Cinematography of Trese

The cinematography of the series was astonishing, there was a particular shot that is eerily reminiscent of the Filipino flag. As someone who is relatively immersed in different anime cinematography, it is fair to say that Trese could compete with other international anime series in terms of their cinematography. It could also be said that with the rise of the animation industry in the Philippines, many of the shots that were featured in this animation series are at par, or even going above and beyond, to compete with the rest of the animation series. The evolution of the Filipino animation series has gone a long way, ever since the release of RPG Metanoia, a Filipino animated film released last 2010.

It should be said that Trese was met with criticism from netizens, especially how Netflix decided to cast Liza Soberano to voice the Filipino dub of Alexandra Trese. However, it must also be considered that it is a strategic marketing move from Netflix to cast her as it could generate more viewers to flock upon the animated series. Alongside her voice-acting performance that superbly encapsulates how Filipino voice actors have done through the years.

It should be said that Filipino performance hinges upon this degree of theatricality and it still retains this kind of degree to every performance that even modern-day Filipino voice actors try to deliver to the audience. The general public may find it odd, as most of the audience is well-versed with the air of naturalism done by the Western film and voice acting industry. Nonetheless, this degree of “oddness” is what delivers a much refreshing performance for modern-day viewers that have yet to listen to Filipino voice acting.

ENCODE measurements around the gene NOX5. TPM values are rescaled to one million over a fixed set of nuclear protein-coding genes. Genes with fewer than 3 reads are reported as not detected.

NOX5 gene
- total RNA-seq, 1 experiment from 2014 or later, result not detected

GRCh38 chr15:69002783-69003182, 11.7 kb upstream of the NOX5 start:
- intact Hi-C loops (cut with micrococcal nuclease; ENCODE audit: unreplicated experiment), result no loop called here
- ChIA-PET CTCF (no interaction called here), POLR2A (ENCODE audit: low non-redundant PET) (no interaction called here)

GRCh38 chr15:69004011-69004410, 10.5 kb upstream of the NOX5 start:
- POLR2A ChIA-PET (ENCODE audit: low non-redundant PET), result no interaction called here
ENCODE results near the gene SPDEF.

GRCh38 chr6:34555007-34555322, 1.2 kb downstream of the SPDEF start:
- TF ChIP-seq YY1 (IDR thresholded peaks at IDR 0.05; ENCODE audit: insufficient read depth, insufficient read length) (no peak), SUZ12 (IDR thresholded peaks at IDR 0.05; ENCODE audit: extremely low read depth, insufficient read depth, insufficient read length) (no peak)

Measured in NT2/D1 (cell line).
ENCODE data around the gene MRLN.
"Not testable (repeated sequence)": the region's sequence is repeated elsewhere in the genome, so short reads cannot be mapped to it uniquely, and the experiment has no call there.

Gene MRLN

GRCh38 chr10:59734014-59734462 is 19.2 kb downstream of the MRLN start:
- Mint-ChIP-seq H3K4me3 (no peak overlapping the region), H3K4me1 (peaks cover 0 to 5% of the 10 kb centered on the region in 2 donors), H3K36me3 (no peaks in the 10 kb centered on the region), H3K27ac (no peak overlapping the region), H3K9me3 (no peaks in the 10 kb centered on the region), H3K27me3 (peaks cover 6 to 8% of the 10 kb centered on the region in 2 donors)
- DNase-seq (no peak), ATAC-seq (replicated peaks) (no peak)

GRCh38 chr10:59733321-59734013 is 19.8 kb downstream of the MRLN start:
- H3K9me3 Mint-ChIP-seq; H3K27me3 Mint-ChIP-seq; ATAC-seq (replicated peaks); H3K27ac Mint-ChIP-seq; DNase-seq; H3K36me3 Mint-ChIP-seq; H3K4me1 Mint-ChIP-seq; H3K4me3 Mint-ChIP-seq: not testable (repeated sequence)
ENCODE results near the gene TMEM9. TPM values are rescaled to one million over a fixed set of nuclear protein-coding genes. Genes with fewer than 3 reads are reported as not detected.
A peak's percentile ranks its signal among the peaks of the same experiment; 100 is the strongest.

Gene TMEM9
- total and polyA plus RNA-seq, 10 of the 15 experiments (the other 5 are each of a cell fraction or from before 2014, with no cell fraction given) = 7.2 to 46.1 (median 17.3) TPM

Social Implications of Aswangs and Trese

As time goes by, the passing of folklores through oral tradition has slowly dwindled through the years. I admit, as a person who has been living with his grandparents and living in the rural areas, the tradition of using monsters as a form of mechanism to “teach” young children not to venture forth into the darkness, or even misbehave, is still very much alive. 

As I grew up, there’s an admiration and curiosity that wraps around the knowledge as to the purpose and existence of these supernatural beings (if even they do coexist with the corporeal realm). My father, who is an Anthropology graduate and a staunch skeptic of the supernatural, offers a theory (which he learned also from his time as an Anthropology graduate). He asserts that the usage of aswangs by the Spanish colonizers were merely tools to subjugate and try to convince the Filipinos to believe in the power of Christianity.